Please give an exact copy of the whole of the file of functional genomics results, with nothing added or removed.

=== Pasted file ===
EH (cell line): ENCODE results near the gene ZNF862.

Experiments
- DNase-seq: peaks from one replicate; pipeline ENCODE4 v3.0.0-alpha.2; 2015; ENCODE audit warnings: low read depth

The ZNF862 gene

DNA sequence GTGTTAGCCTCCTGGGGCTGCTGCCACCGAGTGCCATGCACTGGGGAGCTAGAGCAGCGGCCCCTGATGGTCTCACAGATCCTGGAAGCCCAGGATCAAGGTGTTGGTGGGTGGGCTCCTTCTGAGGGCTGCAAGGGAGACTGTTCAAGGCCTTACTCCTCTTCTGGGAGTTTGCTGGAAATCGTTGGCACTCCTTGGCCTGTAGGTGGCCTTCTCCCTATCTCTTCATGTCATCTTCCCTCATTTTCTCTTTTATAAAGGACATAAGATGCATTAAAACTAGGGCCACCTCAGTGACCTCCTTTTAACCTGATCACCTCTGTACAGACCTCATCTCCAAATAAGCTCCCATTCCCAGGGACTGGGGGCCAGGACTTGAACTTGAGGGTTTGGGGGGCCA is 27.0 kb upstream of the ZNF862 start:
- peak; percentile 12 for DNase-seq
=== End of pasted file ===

EH (cell line): ENCODE results near the gene ZNF862.

Experiments
- DNase-seq: peaks from one replicate; pipeline ENCODE4 v3.0.0-alpha.2; 2015; ENCODE audit warnings: low read depth

The ZNF862 gene

DNA sequence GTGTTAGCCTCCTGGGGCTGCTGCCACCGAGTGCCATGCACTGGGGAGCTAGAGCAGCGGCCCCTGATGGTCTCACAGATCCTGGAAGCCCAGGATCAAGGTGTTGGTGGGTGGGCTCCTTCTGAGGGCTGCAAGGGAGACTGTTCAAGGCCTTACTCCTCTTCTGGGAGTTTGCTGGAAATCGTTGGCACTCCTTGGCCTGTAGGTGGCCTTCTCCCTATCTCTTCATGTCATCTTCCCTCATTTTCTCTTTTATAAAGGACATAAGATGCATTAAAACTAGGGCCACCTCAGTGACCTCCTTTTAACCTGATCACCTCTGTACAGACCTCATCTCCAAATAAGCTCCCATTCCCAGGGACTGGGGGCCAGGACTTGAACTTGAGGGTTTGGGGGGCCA is 27.0 kb upstream of the ZNF862 start:
- peak; percentile 12 for DNase-seq